If you are injured on the job, you may be able to receive workers’ compensation benefits. In addition to receiving medical treatment related to your injury, you may also qualify for wage replacement income. You may worry about your tax liability when receiving these benefits. It is important to understand the tax treatment related to workers’ compensation benefits and to seek guidance from an experienced workers’ compensation lawyer.
Taxation on workers’ compensation monetary benefits
Generally, taxes are not paid on wage replacement income paid based on a workers’ compensation act or statute because of a work-related injury or illness. At the state and federal level, workers’ compensation benefits are not usually considered taxable income. Usually, benefits are equal to two-thirds of the worker’s average weekly wage. Taxes are not withheld on these benefits. In this sense, a person may receive close to the same amount of net income through the receipt of these benefits. Survivors’ benefits also are not usually taxable.
However, there are some exceptions regarding when a portion of workers’ compensation benefits may be taxable.
If a worker is able to return to work with work restrictions, he or she may qualify for partial workers’ compensation benefits based on the difference between regular earnings and the earnings for the modified work. The amount of wages is still taxed as normal while the workers’ compensation benefits are not taxed.
Workers’ compensation offset
An exception to the taxation treatment is if an individual receives Social Security Disability Insurance or Supplemental Security Income disability benefits. In some situations, the Social Security Administration might reduce a claimant’s disability benefits so that the combined amount of workers’ compensation and disability benefits remain below a certain threshold, known as the workers’ compensation offset.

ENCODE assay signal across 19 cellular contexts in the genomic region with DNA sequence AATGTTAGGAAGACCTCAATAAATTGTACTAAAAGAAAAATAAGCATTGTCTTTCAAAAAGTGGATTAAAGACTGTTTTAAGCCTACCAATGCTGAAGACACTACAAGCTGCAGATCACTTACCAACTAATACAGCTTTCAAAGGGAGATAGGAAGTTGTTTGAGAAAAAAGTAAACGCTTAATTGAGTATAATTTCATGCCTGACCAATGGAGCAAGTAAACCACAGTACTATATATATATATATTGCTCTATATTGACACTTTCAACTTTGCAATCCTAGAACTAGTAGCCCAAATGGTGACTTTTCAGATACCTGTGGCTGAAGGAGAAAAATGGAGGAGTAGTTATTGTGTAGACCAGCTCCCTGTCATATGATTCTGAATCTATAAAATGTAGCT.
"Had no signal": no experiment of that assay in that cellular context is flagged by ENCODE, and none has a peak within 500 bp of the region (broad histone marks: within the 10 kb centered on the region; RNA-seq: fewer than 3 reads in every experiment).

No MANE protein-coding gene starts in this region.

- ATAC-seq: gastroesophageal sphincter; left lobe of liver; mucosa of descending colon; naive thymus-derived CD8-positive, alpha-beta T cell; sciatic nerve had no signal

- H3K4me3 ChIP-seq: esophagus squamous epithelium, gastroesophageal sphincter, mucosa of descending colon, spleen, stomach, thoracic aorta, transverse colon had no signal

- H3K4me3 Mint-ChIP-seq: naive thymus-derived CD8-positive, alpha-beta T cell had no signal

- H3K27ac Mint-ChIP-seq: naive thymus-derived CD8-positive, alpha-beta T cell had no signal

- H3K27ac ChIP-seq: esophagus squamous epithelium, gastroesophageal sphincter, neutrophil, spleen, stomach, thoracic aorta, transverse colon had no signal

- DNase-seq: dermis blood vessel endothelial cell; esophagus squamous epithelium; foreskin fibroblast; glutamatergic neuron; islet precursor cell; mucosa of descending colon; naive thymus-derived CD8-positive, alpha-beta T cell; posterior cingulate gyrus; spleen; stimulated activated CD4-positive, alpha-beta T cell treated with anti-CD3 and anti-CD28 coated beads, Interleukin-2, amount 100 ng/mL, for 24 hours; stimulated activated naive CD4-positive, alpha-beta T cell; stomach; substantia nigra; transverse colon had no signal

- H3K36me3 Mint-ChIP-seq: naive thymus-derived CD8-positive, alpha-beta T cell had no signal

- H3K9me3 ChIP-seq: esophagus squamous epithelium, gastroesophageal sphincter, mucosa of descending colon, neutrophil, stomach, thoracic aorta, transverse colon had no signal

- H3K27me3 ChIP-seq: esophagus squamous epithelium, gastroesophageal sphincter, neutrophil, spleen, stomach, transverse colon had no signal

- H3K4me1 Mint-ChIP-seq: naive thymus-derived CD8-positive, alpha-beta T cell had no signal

In these situations, the amount of the disability benefits that are reduced equates to taxation in the equivalent amount of workers’ compensation benefits. For example, if the SSA reduces your monthly SSDI benefits by $300, then $300 of your workers’ compensation benefits are taxed.
This offset applies when the combined amount of workers’ compensation benefits and SSDI or SSI benefits exceed 80 percent of a worker’s average current earnings.
A workers’ compensation attorney may be able to minimize this offset by carefully structuring the workers’ compensation settlement. For example, a lump sum settlement agreement may state that it shall be spread out through your lifetime. The monthly rate may be identified in the settlement agreement. This tactic will help to make the monthly rate smaller so that you may be able to receive both forms of payment without exceeding the threshold amount.
Additionally, SSA subtracts legal fees, payments to dependents and past and future medical expenses before calculating the amount of the offset. A well-written settlement agreement will specify each of these various damages so that the total amount will not be considered for the offset.
Retirement benefits that you collect are not exempt from taxation, even if you had to retire because of a work-related injury or illness that was compensated through the worker’ comp system.
Contact a Board Certified Florida workers’ compensation lawyer for help maximizing your award
If you are concerned about the potential tax implications of your workers’ comp award, it is important to consult with an experienced Florida workers’ compensation lawyer. I’m attorney Joseph Rooth. Since 1994, I’ve helped injured workers obtain the benefits they deserve from workers’ compensation. I guide you on how to structure your workers’ compensation settlement, so any offset is minimized and your taxable income is reduced. Contact us online or call 727-849-3400 for more information. I represent injured workers on a contingency fee basis, so I do not charge up-front attorney fees. I charge no fees at all unless and until I am successful in obtaining benefits for you. Call now for more information.